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Comparing Tisa-Cel to Standard of Care in Relapsed/Refractory Aggressive B-Cell NHL

January 13, 2022

The autologous CD19-targeting chimeric antigen receptor (CAR) T-cell therapy tisagenlecleucel (tisa-cel) is a second-line treatment for relapsed/refractory aggressive B-cell non-Hodgkin lymphoma (NHL). Its use led to noninferior event-free survival (EFS) compared with standard platinum-based chemotherapy (PCT) followed by autologous hematopoietic cell transplantation (autoHCT), according to a late-breaking abstract presentation at the 2021 ASH Annual Meeting.

Currently, tisa-cel is approved by the U.S. Food and Drug Administration for the treatment of patients with large B-cell lymphoma who have received two or more prior lines of therapy. In the phase III BELINDA trial, researchers led by Michael R. Bishop, MD, of the David and Etta Jonas Center for Cellular Therapy at the University of Chicago, compared tisa-cel with the current standard of care as a second-line treatment in adult patients with relapsed/refractory B-cell NHL.

After undergoing leukapheresis for tisa-cel production, 322 patients were randomized to receive either:

  • tisa-cel (arm A; n=162)
  • standard of care (arm B; n=160)

Patients were then stratified by duration of response to previous chemoimmunotherapy, International Prognostic Index (IPI), and geographic region. In arm A, 33% of patients were 65 years of age or older, compared with 29% of patients in arm B. Primary refractory disease was reported in 66% and 67% of patients in arms A and B, respectively. More patients had high-grade B-cell lymphomas (24% vs. 17%) and IPI ≥2 (65% vs. 58%) in arm A than in arm B.

Patients in arm A received investigator’s choice of protocol-defined PCT regimens as optional bridging therapy, followed by lymphodepletion and a single infusion of tisa-cel (0.6-6×108 CAR T cells). In arm B, patients received investigator’s choice of PCT regimen followed by either autoHCT for those whose disease responded to the treatment or second PCT for those whose disease did not respond. At six and 12 weeks, disease assessments were performed. Subsequently, disease assessments were planned for every three months in the first year and every six months for two years.

The primary endpoint of the study was EFS, defined as the time from randomization to stable disease (SD) or progressive disease (PD) at or after the 12-week assessment, or death at any time.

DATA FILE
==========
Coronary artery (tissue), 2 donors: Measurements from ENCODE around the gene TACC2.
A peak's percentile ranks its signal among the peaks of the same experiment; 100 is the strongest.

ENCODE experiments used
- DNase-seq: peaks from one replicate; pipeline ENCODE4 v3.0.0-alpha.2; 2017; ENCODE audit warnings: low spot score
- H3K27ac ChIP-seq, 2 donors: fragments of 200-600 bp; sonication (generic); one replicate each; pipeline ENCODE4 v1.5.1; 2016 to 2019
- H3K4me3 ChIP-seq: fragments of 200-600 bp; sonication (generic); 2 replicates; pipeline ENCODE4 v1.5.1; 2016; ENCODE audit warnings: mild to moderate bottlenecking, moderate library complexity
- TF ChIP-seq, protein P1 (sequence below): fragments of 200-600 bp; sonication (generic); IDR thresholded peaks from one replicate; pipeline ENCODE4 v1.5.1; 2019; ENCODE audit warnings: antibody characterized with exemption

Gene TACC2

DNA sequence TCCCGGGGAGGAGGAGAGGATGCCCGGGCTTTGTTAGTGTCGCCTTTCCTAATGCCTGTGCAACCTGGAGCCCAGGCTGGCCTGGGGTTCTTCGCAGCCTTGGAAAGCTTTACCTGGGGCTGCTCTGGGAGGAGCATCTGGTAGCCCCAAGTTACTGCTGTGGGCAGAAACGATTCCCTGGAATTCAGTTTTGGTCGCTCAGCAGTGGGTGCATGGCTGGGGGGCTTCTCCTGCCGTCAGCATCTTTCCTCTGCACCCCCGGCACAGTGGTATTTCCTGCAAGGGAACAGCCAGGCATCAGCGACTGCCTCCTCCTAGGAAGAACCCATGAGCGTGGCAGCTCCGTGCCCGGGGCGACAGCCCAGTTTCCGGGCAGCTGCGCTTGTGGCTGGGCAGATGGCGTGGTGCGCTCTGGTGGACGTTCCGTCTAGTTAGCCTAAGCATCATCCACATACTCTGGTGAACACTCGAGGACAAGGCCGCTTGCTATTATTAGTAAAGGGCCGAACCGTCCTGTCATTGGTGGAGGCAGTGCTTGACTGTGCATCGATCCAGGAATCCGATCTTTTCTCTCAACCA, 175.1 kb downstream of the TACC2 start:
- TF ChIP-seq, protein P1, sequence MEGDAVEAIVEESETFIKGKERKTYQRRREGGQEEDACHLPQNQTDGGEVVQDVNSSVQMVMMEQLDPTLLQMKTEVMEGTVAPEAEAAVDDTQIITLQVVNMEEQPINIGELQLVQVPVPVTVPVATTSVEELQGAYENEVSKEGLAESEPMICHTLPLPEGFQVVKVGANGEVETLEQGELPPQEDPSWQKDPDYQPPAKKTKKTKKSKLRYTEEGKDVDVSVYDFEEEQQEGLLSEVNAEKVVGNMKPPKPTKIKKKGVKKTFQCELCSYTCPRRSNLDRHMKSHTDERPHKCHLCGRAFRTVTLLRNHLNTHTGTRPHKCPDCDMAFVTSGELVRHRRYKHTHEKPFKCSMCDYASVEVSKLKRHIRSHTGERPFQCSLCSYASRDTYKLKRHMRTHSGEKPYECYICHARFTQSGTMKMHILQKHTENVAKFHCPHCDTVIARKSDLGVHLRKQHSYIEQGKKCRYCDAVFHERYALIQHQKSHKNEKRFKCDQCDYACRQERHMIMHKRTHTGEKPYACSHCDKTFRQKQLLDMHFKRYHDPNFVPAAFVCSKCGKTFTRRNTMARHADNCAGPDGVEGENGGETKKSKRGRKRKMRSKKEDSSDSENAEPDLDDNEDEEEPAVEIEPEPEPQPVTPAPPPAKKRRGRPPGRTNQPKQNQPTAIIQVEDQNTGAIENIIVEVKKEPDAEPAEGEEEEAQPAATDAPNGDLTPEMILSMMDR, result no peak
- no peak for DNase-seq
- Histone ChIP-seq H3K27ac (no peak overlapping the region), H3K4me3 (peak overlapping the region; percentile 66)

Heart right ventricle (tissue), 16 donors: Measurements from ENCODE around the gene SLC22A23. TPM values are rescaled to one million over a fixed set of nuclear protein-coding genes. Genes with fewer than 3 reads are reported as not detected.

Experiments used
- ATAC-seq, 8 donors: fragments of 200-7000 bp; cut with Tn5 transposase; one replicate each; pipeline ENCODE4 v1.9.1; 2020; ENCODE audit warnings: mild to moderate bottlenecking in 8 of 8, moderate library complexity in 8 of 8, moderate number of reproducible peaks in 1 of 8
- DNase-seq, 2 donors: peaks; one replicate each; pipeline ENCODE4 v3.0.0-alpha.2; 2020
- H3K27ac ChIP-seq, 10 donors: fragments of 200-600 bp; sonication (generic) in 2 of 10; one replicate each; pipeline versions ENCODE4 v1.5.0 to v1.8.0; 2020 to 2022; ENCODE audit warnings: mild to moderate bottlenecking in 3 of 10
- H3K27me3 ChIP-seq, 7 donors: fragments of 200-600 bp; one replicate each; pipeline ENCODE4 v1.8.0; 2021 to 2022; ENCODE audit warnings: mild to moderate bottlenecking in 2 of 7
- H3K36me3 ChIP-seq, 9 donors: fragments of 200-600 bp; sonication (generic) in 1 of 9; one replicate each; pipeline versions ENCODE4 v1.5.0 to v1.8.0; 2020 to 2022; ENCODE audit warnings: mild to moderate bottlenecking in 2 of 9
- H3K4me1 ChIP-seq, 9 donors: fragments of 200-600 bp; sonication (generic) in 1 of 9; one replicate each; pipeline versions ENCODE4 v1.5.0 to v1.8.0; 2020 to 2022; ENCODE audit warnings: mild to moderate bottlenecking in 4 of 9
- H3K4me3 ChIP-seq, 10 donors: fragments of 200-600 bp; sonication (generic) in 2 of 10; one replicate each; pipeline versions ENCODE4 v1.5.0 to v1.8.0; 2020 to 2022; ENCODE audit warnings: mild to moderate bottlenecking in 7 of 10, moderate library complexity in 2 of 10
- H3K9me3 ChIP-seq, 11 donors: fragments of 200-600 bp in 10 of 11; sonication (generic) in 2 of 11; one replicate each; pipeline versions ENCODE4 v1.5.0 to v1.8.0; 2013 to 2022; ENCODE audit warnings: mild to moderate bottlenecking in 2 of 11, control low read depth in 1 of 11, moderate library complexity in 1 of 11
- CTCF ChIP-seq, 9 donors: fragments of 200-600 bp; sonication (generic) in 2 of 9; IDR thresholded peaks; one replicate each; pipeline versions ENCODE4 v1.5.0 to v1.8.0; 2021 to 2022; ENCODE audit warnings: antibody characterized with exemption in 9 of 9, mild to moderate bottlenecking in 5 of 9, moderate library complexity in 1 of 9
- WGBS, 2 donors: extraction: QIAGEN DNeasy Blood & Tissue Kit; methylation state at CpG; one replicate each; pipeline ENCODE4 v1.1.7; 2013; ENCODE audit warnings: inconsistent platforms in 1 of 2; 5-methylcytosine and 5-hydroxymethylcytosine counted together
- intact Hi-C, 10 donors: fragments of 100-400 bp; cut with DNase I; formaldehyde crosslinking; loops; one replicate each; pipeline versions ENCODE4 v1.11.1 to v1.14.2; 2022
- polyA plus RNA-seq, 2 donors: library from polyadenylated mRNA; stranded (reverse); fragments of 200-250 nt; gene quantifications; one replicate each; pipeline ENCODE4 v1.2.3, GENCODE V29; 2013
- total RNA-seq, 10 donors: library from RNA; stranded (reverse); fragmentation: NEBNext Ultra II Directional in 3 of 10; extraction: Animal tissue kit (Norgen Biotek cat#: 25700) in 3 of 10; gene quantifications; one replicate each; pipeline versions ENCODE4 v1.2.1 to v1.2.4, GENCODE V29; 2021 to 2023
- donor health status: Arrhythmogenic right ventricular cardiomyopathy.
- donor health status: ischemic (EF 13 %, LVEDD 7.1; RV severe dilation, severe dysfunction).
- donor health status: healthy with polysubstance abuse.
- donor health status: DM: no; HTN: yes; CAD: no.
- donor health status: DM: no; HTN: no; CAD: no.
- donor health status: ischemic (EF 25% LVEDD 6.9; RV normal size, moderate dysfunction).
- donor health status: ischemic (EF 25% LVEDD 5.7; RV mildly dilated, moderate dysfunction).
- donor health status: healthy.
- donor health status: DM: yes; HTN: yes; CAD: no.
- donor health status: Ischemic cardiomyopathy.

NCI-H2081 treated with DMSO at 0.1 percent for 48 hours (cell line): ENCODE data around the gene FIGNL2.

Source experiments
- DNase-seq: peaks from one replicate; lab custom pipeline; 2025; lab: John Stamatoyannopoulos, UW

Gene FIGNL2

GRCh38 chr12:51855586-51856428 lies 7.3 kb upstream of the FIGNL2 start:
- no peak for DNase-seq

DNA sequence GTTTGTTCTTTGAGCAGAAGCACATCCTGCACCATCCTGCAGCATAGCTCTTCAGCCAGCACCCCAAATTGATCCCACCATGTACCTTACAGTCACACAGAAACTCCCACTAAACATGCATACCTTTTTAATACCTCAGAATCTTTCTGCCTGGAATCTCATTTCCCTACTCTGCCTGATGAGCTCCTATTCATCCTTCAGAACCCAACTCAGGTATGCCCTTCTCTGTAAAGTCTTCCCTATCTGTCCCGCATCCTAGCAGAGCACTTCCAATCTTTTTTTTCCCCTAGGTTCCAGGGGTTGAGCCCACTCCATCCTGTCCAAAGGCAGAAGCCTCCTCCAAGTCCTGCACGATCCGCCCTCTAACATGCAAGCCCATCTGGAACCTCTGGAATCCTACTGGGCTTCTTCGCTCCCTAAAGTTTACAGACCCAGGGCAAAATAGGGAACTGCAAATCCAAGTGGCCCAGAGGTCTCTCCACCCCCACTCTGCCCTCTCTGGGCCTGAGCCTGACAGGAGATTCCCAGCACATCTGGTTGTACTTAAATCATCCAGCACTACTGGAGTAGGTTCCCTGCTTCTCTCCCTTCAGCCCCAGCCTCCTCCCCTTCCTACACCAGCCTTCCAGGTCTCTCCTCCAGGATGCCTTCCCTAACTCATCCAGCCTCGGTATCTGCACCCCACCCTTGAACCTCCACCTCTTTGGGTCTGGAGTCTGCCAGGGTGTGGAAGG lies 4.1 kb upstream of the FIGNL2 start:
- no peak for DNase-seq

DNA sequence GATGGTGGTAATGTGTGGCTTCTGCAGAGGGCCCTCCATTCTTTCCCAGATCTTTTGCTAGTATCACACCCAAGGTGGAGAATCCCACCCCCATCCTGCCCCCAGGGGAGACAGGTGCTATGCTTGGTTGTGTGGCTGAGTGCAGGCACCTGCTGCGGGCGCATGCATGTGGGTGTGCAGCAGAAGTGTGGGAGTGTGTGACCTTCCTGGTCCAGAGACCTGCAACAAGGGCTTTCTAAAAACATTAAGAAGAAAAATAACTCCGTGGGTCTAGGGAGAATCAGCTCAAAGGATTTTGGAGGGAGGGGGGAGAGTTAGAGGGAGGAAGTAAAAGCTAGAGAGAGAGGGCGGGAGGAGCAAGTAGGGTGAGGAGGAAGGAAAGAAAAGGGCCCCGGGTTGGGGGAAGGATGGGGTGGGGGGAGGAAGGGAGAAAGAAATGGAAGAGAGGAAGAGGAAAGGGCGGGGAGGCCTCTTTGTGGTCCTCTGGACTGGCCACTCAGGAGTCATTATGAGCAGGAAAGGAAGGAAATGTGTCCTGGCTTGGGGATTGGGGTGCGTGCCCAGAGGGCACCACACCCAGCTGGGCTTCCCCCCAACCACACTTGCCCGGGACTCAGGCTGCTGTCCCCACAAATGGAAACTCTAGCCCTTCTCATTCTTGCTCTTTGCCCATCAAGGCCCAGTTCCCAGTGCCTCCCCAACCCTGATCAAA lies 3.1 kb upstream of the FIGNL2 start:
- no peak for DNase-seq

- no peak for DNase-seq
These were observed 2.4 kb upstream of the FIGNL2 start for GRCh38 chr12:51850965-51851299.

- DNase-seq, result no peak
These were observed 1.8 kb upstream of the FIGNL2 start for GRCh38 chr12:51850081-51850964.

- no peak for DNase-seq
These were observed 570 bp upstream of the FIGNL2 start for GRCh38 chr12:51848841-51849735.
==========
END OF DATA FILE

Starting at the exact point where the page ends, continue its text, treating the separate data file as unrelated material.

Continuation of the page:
Week six assessments evaluated disease burden prior to tisa-cel infusion (and after bridging, if applicable) in arm A, and determined whether responses were sufficient for autoHCT or if a second PCT regimen was required in arm B.

At a median follow-up of 10 months (range = 2.9-23.2), the median EFS in both treatment arms was three months (hazard ratio [HR] = 1.07; 95% CI 0.82-1.40; p=0.69). In arm A, patients who presented with PD at their week six assessments had shorter EFS. Some patients responded to tisa-cel after SD or PD without additional treatment at the week 12 assessment, but the EFS analysis considered this an event.


In arm A, grade ≥3 adverse events (AEs) were reported in 84% of patients (compared with 90% in arm B). These AEs included grade ≥3 cytokine release syndrome (CRS) in 5% and grade ≥3 neurologic events in 3%. During the study period, 52 (32%) and 45 (28%) deaths occurred in arms A and B, respectively. The most common cause of death in each group was PD, followed by AEs.

Possible limitations of these findings include “design elements, such as optional PCT bridging therapy in arm A with potential delay of tisa-cel infusion until after week six assessment, allowance of a different PCT regimen to reach autoHCT in arm B after inadequate response to first PCT, and imbalances in relevant patient characteristics,” the authors wrote.

Any conflicts of interest declared by the authors can be found in the original abstract.


Bishop MR, Dickinson M, Purtill D, et al. Tisagenlecleucel vs standard of care as second-line therapy of primary refractory or relapsed aggressive B-cell non-Hodgkin lymphoma: analysis of the phase III Belinda study. Abstract LBA-6. Presented at the 2021 ASH Annual Meeting, December 14, 2021.


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